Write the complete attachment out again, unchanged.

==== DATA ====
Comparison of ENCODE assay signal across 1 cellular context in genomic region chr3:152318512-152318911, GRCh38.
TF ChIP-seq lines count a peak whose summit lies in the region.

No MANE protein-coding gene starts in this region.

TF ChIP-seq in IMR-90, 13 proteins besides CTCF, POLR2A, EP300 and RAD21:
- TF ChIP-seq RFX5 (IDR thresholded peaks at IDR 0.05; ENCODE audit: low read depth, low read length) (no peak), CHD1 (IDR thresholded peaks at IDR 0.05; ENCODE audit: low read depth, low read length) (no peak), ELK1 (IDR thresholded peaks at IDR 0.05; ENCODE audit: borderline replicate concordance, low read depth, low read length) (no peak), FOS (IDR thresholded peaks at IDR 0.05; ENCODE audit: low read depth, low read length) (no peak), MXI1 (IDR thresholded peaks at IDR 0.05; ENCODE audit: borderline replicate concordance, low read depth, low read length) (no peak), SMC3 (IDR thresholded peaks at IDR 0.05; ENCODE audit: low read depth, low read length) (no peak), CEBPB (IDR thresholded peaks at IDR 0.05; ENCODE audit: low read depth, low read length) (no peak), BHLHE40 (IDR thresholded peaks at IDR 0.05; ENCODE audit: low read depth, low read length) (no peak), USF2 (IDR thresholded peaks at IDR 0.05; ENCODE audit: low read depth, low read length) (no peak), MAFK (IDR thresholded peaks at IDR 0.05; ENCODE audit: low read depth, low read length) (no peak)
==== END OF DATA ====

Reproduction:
Comparison of ENCODE assay signal across 1 cellular context in genomic region chr3:152318512-152318911, GRCh38.
TF ChIP-seq lines count a peak whose summit lies in the region.

No MANE protein-coding gene starts in this region.

TF ChIP-seq in IMR-90, 13 proteins besides CTCF, POLR2A, EP300 and RAD21:
- TF ChIP-seq RFX5 (IDR thresholded peaks at IDR 0.05; ENCODE audit: low read depth, low read length) (no peak), CHD1 (IDR thresholded peaks at IDR 0.05; ENCODE audit: low read depth, low read length) (no peak), ELK1 (IDR thresholded peaks at IDR 0.05; ENCODE audit: borderline replicate concordance, low read depth, low read length) (no peak), FOS (IDR thresholded peaks at IDR 0.05; ENCODE audit: low read depth, low read length) (no peak), MXI1 (IDR thresholded peaks at IDR 0.05; ENCODE audit: borderline replicate concordance, low read depth, low read length) (no peak), SMC3 (IDR thresholded peaks at IDR 0.05; ENCODE audit: low read depth, low read length) (no peak), CEBPB (IDR thresholded peaks at IDR 0.05; ENCODE audit: low read depth, low read length) (no peak), BHLHE40 (IDR thresholded peaks at IDR 0.05; ENCODE audit: low read depth, low read length) (no peak), USF2 (IDR thresholded peaks at IDR 0.05; ENCODE audit: low read depth, low read length) (no peak), MAFK (IDR thresholded peaks at IDR 0.05; ENCODE audit: low read depth, low read length) (no peak)